Being Saved in Actual Sunlight

Actual Sunlight 02One of last year’s remarkable critical success stories, Actual Sunlight, is being currently remade into 3D by developer Will O’Neill. The game is testing waters on Steam Greenlight, and a demonstrative beta build of the new 3D version can be downloaded on the developer’s website.

The game is a “short interactive story about love, depression and the corporation”:

The game puts you in the role of Evan Winter, a young professional in Toronto, as he moves through three distinct periods of his life. The story is linear, unavoidable and (hopefully) thought-provoking. You experience his perceptions, fall under the consequences of his decisions, and meet everyone who didn’t change him.1

Inspired by the game’s resurgence in 3D, I would very much like to go back in time (it’s not like we get second chances very often!), to point out just one interesting feature in the original game – a feature that’s completely transparent, and ordinary, and yet crucially shaped my experience with the game.

The game engenders feelings, responses, and thoughts on so many different levels that there already exists a wealth of criticism (see, for instance, Chris Priestman’s and John Walker’s). So. I shall try to be to the point.


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Video Game Criticism and the Question of S#%t

The Binding of Isaac

I had (erroneously) assumed that I would never, ever be writing about s#$t in video games, but after recently posting my conceptual/generic analysis of The Binding of Isaac, questions of merit, value/quality and meaning, as well as the overall relevance of video game criticism, emerged – chiefly at Rock, Paper Shotgun, as usual, the Mecca of Video Games that it so happens to be (props to the poster Hexagonalbolts for the tip).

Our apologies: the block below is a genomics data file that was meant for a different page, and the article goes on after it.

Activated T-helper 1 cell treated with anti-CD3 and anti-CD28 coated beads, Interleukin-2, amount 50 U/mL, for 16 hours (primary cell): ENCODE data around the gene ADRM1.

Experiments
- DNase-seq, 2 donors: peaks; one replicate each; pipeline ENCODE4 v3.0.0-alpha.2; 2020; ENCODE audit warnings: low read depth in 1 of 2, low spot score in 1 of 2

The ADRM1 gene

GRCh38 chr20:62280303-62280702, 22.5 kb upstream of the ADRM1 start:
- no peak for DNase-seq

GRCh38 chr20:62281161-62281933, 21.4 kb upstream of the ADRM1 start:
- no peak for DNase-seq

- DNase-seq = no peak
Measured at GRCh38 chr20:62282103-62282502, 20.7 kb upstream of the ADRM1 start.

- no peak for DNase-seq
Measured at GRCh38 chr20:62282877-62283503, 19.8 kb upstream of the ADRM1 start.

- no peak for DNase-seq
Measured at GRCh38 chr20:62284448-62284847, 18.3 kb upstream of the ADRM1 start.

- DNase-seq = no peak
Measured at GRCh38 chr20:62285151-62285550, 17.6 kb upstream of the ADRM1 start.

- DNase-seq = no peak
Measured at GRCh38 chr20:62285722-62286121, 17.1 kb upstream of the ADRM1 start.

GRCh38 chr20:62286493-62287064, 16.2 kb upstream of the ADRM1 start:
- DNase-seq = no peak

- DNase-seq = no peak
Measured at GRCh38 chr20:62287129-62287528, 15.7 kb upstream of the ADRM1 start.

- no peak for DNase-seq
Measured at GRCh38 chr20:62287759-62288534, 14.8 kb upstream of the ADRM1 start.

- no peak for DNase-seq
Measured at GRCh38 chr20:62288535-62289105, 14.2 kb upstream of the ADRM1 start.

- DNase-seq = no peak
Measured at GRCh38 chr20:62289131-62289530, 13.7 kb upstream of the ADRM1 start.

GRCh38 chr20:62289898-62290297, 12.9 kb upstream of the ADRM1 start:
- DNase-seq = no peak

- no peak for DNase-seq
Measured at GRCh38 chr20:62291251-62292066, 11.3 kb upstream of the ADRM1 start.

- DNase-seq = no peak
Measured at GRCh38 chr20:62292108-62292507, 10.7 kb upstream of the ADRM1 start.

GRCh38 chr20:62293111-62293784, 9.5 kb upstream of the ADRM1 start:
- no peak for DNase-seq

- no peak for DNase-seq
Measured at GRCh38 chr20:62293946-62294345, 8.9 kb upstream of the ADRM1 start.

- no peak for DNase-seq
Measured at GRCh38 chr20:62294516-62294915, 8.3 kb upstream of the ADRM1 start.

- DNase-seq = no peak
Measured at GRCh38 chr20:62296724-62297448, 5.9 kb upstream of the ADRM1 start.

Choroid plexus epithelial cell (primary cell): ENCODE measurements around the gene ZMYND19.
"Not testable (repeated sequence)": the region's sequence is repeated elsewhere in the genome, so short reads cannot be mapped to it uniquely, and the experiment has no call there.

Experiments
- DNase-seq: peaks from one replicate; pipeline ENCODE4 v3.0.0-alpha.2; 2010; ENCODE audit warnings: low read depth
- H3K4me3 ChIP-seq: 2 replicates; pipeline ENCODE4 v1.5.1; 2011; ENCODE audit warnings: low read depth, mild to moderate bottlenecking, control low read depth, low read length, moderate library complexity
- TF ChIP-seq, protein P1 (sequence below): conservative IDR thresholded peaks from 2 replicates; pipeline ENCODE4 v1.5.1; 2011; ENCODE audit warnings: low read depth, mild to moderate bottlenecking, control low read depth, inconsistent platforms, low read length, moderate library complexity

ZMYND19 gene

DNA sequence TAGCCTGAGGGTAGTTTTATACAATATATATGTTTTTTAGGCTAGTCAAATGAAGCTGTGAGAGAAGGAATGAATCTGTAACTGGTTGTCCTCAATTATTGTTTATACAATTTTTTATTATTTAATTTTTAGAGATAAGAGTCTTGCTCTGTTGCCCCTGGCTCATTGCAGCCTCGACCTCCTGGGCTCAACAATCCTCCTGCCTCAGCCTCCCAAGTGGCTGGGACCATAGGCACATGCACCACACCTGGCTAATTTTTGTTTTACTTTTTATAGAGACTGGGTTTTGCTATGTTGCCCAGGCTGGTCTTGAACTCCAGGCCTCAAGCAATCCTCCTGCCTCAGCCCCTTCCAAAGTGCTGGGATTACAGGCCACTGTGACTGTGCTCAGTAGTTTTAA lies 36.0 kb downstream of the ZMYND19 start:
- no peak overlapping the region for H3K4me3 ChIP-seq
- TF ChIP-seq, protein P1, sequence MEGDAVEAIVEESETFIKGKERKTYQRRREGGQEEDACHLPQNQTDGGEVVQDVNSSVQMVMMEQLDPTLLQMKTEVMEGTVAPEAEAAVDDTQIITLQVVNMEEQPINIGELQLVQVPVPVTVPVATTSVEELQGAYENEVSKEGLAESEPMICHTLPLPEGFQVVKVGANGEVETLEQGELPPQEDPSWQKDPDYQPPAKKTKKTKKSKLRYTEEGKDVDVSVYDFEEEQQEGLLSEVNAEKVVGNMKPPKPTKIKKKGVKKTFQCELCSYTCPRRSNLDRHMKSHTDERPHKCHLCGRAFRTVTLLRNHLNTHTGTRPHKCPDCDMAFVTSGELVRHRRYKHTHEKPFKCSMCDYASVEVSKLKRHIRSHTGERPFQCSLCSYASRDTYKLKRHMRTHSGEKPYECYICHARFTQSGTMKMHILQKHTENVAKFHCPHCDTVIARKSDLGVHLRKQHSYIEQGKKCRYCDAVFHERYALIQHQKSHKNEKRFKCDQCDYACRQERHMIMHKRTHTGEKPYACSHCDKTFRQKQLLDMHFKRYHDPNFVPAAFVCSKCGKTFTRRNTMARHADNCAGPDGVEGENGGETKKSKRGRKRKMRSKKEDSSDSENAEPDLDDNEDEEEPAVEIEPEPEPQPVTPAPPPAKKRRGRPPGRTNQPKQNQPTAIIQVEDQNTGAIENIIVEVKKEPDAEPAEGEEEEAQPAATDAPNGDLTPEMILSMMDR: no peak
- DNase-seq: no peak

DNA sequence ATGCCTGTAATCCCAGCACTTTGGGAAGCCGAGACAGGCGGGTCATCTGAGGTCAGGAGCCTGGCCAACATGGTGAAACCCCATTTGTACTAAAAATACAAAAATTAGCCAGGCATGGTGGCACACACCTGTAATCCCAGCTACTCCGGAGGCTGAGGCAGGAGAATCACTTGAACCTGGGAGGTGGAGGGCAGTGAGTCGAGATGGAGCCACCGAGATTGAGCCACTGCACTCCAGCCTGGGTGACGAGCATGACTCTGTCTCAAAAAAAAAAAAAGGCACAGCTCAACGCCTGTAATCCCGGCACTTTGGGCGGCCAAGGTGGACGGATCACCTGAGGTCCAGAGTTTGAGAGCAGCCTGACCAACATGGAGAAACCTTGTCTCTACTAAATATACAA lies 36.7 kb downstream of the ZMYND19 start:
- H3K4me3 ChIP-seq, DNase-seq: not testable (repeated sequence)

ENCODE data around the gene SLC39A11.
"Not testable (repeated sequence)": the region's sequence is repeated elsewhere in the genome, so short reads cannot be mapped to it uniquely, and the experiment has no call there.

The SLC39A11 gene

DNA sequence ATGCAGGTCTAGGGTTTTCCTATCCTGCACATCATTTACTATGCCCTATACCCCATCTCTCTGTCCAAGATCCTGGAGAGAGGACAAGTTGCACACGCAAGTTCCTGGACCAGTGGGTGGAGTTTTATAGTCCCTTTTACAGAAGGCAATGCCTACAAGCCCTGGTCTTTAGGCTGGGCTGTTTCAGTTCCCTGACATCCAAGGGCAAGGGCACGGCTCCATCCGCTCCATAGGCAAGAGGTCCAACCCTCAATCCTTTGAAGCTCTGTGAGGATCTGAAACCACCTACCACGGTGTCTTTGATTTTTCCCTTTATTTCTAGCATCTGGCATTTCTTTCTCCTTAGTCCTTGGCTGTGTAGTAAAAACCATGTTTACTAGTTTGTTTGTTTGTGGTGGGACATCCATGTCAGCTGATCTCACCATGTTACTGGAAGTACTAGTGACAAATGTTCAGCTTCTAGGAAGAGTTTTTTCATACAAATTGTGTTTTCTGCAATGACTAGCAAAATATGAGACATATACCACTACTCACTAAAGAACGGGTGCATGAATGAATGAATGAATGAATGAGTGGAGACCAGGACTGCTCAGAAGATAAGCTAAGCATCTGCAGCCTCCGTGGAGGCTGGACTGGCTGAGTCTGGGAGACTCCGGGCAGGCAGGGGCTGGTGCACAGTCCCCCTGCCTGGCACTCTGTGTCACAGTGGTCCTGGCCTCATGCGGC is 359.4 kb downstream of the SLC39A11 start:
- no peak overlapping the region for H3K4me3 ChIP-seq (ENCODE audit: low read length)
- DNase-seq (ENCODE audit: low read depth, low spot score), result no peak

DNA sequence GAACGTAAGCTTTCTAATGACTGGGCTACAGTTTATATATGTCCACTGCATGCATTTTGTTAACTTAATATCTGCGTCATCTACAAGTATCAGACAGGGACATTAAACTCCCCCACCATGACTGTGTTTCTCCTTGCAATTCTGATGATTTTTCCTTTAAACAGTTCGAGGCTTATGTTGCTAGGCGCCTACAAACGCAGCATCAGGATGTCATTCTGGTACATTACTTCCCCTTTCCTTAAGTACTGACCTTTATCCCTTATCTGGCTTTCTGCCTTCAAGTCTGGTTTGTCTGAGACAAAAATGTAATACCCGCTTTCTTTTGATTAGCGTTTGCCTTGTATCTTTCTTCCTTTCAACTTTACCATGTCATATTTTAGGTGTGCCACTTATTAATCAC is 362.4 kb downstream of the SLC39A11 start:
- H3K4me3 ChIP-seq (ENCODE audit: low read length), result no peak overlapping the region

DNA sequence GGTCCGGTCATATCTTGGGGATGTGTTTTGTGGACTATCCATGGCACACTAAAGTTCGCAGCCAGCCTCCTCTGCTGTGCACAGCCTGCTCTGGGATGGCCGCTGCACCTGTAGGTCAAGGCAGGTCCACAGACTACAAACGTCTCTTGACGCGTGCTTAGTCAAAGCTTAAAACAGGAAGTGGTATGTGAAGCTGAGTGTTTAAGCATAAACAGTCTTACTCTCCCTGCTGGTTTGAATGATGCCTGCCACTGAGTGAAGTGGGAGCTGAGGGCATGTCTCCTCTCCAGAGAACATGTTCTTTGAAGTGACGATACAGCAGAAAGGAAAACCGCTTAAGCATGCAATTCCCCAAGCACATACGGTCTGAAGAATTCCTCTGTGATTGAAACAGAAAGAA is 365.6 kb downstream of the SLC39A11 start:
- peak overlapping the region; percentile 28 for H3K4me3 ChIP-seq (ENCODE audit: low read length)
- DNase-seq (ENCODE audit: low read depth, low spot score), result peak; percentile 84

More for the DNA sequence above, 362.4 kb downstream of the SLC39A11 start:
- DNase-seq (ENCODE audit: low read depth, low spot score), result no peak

A swift return to the wonderful, wonderful world of Isaac is thusly in order. Obviously, being the hotbed for argument that it inherently is thanks to its religious leanings, The Binding of Isaac has been more or less at the centre of critical attention ever since its release.

Still, the mere idea of taking Isaac, well, seriously, seemed to produce in some commenters a more intensified response yet, and indeed, many questions were asked, more arguments had, with many an opinion ranging from the honest to the ironic. The question seemed to be, isn’t it simply too much to write about Isaac like this? Here are a series of strawmen of some of the aforementioned:

  • Are video games worthy of or suitable for analysis?
  • Is The Binding of Isaac worthy of such a critique?
  • Shouldn’t video game criticism be just about play and/or quality?
  • Are any of these meanings intended? Why look for them if they aren’t?
  • Why bother?

I’m not so sure that I can come even close to answering these questions in just one article, but on the whole, the question of “Why bother?” seems to encompass the rest of them. We’ll stick to that, for the most part. The reason I’m quick to jump into the fray with an in-depth response is that I find this particular discussion, of meaning, to be relevant for video game criticism on the one hand, and separate from the “games as art(?)” discourse on the other, even if this doesn’t appear to be the case first-hand.

The one chief aim of this article, then, is to answer the question of “Why bother?” especially as it pertains to the semantic/narrative functions of video games, as well as to discuss our understanding of video game criticism (its aims, objects, uses). As mentioned, I will rather try work my way around the question of “art”, only ever dipping my toes in its waters with the intention of otherwise staying firmly ashore. (more…)

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